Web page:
Stop calling me a ‘consumer’

Reducing people to a single act such as ‘consuming’ strips away context and will hold your brand back from truly connecting says Debbie Spence.

Too often, vocabulary in our industry refers to people in a way that’s one dimensional with no consideration for humanity.

I can recall at least eight different labels I’ve heard used in the past couple of weeks: consumers, targets, shoppers, buyers, customers, members, stakeholders, and – the most odious – recipients. I shudder when marketers reduce people to this. It’s lazy, demeaning, arrogant and contrived.

We need to see people as a whole person and not reduce them to a single act such as consuming or using. It dehumanises all of us and strips a person of their circumstances, eliminating context and the opportunity to connect on a real human level.

Photo by Jacek Dylag on Unsplash

I’ll give you an example: I’m in the midst of building a house. Last week, a salesperson called me to arrange an appointment to measure for blinds and curtains. He literally referred to me as a ‘lead’. I told him where to go.

Don’t get me wrong, this isn’t about being politically correct. It’s about encouraging marketers to think more deeply about the role their brand might play in the real lives of the people they’re trying to connect with.

Move beyond the artificial division created by the boardroom, focus group room or workshop space and get under the skin of the real-world context.

By thinking about people as human beings and recognising the importance of humanity in the work we do, we’ll build better brands and stronger relationships with people.

In my role as head of design research, I focus on discovering human insights and galvanising design, language and technology teams around the people we’re designing for. You can call it human centred design if you want to use the latest buzzword. At the heart of this is a fundamental interest in people.

The work we’ve been doing recently with one brand, in particular, is directed at capturing the human insight that people want to demystify superannuation and reduce the distance between them and their money. They need someone on their side, encouraging them to do what’s best when it comes to their super. A simple nuance in language reframed super funds as their ‘super savings’, a more accurate reflection, as far as people are concerned, and immediately helps them feel closer to their super.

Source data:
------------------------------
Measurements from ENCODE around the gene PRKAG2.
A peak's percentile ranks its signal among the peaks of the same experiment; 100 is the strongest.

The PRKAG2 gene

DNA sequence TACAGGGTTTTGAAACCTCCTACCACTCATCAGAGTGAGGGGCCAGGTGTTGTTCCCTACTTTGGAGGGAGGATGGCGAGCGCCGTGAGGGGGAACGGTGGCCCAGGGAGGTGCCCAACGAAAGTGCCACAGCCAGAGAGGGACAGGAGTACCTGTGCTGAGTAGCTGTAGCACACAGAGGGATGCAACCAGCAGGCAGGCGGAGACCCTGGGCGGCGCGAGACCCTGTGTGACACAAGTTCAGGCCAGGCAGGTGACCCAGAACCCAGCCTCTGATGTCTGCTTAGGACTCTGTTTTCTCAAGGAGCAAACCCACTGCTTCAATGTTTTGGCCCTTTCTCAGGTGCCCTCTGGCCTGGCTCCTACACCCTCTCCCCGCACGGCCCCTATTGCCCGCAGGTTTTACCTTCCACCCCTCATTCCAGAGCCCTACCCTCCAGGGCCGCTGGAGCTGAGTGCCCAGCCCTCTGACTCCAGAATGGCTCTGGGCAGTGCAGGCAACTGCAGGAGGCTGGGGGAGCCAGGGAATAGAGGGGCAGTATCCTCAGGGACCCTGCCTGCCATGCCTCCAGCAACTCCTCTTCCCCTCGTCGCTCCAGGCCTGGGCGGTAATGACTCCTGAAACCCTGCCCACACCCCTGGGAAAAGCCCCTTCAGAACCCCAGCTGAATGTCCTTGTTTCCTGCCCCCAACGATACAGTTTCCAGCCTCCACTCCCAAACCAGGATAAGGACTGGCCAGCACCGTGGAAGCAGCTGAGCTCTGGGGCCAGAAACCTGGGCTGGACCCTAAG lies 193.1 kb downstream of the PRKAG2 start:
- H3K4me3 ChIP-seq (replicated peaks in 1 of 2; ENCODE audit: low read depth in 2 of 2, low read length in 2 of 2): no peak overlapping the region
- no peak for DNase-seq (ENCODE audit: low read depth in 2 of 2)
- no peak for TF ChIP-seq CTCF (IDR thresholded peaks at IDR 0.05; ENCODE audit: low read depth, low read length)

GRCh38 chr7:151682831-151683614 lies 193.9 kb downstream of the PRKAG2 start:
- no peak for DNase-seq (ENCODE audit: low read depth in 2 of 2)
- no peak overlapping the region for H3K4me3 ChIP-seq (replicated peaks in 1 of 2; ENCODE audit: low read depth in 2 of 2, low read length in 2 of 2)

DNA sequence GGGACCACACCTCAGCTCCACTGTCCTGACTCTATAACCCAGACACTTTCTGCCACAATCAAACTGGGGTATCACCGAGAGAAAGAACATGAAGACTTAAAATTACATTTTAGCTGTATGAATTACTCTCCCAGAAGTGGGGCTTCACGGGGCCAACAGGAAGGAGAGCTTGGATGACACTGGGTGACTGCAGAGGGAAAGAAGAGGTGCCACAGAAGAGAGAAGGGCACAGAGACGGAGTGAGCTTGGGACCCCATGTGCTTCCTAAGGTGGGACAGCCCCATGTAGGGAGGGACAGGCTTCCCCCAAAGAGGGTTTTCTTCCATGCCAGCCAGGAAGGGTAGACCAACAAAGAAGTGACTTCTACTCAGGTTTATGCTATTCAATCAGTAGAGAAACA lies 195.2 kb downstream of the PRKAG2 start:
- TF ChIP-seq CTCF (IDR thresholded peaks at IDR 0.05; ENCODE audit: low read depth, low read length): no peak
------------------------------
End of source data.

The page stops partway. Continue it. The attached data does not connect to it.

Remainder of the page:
It’s important to make sure there’s space for the human context in the encapsulation of brand strategy. Brands must always consider the context they are operating in. Brand purpose responds directly to this, wrapping up the ambition of the organisation as something meaningful for the people we’re trying to connect with. Unless we understand the human context, we won’t unlock a brand purpose, and the brand strategy won’t inspire great work that has a commercial reward.

There must always be a fundamental human truth at the hearts of our brands. Without that, we’ll continue to be distant, disconnected and arrogant in our assumption that people care about us when in reality we are very low on their priority list.

It’s also not just about what we say, but what we do that’s important. Connecting with someone on a human level requires more than lip service. Don’t tell people: “We’ll treat you as a person, not an account number” unless you intend to follow through. All the lofty aspiration written into an ‘about us’ statement on a website is irrelevant if the way people experience the brand doesn’t deliver.

Brand building today is the same as it’s always been. It’s about making genuine connections with real people. So let’s shed the outdated, dehumanising labels and think about people as fellow humans and make branding human again.

Debbie Spence is the head of design research at branding agency Principals.


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